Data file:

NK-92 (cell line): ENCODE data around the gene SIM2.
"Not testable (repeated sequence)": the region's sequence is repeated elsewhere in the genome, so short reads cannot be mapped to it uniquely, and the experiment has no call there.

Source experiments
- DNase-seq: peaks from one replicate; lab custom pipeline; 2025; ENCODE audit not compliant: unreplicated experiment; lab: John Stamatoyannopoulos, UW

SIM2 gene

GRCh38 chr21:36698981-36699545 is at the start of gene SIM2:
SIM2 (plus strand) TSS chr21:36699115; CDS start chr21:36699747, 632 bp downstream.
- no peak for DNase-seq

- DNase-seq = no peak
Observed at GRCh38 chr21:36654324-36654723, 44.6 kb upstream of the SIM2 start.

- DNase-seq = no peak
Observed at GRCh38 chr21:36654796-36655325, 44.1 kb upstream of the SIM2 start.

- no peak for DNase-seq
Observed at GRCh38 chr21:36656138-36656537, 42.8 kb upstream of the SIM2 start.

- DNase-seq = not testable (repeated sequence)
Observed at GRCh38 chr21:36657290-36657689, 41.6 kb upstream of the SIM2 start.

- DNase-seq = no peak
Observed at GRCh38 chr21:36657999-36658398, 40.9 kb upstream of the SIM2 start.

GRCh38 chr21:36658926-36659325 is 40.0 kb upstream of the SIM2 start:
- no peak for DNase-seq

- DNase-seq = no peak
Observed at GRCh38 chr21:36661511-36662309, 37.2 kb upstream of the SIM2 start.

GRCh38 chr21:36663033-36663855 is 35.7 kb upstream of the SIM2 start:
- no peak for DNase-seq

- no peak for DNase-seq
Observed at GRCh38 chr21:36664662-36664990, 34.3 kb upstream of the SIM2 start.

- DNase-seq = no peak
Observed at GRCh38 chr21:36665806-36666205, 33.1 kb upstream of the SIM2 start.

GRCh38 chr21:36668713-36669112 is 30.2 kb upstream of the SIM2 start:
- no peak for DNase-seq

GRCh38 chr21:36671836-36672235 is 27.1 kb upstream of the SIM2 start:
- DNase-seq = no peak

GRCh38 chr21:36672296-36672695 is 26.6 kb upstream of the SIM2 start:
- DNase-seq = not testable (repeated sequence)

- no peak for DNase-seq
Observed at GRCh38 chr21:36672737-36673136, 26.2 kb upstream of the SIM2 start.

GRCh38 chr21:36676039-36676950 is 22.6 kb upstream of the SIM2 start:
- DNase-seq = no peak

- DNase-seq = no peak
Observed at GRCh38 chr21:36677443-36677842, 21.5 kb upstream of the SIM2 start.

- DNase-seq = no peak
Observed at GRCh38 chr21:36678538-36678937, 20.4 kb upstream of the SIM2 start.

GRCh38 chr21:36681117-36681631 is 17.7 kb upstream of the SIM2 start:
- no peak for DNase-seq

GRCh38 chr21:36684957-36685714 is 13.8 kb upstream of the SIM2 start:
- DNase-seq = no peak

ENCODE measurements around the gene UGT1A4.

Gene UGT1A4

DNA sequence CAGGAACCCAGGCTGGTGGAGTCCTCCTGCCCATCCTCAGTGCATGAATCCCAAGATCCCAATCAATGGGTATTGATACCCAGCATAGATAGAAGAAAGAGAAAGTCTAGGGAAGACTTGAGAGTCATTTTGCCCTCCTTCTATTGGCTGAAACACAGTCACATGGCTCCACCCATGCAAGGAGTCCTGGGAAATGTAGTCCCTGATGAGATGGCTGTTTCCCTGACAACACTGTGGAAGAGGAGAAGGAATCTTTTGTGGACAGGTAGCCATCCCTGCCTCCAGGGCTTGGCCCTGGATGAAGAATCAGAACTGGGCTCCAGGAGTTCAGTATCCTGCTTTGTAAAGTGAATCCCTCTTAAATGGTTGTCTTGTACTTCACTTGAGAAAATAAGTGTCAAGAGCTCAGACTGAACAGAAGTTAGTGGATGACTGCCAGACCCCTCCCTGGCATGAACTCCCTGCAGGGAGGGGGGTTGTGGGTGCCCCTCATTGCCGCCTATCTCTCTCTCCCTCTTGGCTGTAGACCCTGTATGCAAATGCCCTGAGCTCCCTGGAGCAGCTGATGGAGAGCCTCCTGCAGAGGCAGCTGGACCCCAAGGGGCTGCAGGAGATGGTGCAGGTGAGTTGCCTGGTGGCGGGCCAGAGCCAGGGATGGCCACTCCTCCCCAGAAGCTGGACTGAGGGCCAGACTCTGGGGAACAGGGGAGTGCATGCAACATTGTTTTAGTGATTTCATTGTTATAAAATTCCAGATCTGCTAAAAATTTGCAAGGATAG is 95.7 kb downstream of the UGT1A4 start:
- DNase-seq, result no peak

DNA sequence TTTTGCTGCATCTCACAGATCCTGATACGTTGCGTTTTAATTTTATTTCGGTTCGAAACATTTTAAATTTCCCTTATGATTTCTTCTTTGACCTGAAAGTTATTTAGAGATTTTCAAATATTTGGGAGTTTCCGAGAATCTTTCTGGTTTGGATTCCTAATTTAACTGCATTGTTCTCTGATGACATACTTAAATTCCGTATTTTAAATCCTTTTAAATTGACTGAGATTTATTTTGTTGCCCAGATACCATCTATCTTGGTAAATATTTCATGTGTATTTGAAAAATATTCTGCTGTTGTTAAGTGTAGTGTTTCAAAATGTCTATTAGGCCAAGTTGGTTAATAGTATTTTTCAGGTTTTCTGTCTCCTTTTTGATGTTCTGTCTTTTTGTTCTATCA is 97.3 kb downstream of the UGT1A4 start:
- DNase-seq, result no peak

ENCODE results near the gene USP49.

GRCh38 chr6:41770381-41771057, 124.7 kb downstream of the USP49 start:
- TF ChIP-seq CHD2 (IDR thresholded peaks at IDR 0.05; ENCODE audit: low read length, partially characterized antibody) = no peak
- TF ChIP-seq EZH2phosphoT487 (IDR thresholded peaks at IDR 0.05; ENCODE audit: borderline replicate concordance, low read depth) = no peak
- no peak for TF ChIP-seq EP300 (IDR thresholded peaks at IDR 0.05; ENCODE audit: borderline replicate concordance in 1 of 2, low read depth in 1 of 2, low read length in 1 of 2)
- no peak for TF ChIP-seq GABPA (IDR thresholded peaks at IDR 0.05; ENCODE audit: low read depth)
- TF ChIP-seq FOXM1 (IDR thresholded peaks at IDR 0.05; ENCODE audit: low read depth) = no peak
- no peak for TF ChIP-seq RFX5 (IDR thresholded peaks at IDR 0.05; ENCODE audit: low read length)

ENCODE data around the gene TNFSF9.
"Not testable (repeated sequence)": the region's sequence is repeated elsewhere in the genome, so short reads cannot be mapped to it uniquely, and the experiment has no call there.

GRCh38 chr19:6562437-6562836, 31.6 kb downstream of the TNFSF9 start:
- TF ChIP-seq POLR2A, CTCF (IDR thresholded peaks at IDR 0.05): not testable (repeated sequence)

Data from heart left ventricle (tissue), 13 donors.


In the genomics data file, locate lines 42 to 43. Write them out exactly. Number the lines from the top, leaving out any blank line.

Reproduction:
Observed at GRCh38 chr21:36678538-36678937, 20.4 kb upstream of the SIM2 start.

GRCh38 chr21:36681117-36681631 is 17.7 kb upstream of the SIM2 start: